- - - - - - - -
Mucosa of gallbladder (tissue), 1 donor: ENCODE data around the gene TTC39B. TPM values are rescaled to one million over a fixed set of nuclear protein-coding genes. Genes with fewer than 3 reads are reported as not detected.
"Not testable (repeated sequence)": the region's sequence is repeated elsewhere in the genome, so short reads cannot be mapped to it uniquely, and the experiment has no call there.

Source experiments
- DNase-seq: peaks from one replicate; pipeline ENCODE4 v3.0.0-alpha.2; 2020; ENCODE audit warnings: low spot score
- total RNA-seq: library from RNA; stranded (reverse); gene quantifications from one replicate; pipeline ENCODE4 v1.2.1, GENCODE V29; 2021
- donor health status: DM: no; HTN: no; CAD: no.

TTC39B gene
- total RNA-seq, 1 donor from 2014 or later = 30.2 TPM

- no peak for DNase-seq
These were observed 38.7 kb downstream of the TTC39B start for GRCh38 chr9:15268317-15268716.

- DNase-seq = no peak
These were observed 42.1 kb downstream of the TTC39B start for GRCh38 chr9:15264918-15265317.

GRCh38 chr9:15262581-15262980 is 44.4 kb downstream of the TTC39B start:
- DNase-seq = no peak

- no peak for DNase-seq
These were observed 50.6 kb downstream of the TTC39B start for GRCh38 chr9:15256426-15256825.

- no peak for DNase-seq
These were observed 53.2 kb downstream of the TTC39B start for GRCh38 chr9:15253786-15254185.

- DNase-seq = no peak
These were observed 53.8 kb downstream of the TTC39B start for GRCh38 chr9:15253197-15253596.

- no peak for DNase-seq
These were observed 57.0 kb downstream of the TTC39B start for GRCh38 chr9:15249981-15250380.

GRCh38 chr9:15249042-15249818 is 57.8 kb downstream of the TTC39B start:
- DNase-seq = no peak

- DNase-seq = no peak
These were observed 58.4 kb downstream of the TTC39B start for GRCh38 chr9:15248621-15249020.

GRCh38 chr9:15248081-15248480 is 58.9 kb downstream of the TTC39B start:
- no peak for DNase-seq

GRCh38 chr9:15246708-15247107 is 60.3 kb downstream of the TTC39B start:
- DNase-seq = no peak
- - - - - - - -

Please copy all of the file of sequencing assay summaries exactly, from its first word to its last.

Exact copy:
Mucosa of gallbladder (tissue), 1 donor: ENCODE data around the gene TTC39B. TPM values are rescaled to one million over a fixed set of nuclear protein-coding genes. Genes with fewer than 3 reads are reported as not detected.
"Not testable (repeated sequence)": the region's sequence is repeated elsewhere in the genome, so short reads cannot be mapped to it uniquely, and the experiment has no call there.

Source experiments
- DNase-seq: peaks from one replicate; pipeline ENCODE4 v3.0.0-alpha.2; 2020; ENCODE audit warnings: low spot score
- total RNA-seq: library from RNA; stranded (reverse); gene quantifications from one replicate; pipeline ENCODE4 v1.2.1, GENCODE V29; 2021
- donor health status: DM: no; HTN: no; CAD: no.

TTC39B gene
- total RNA-seq, 1 donor from 2014 or later = 30.2 TPM

- no peak for DNase-seq
These were observed 38.7 kb downstream of the TTC39B start for GRCh38 chr9:15268317-15268716.

- DNase-seq = no peak
These were observed 42.1 kb downstream of the TTC39B start for GRCh38 chr9:15264918-15265317.

GRCh38 chr9:15262581-15262980 is 44.4 kb downstream of the TTC39B start:
- DNase-seq = no peak

- no peak for DNase-seq
These were observed 50.6 kb downstream of the TTC39B start for GRCh38 chr9:15256426-15256825.

- no peak for DNase-seq
These were observed 53.2 kb downstream of the TTC39B start for GRCh38 chr9:15253786-15254185.

- DNase-seq = no peak
These were observed 53.8 kb downstream of the TTC39B start for GRCh38 chr9:15253197-15253596.

- no peak for DNase-seq
These were observed 57.0 kb downstream of the TTC39B start for GRCh38 chr9:15249981-15250380.

GRCh38 chr9:15249042-15249818 is 57.8 kb downstream of the TTC39B start:
- DNase-seq = no peak

- DNase-seq = no peak
These were observed 58.4 kb downstream of the TTC39B start for GRCh38 chr9:15248621-15249020.

GRCh38 chr9:15248081-15248480 is 58.9 kb downstream of the TTC39B start:
- no peak for DNase-seq

GRCh38 chr9:15246708-15247107 is 60.3 kb downstream of the TTC39B start:
- DNase-seq = no peak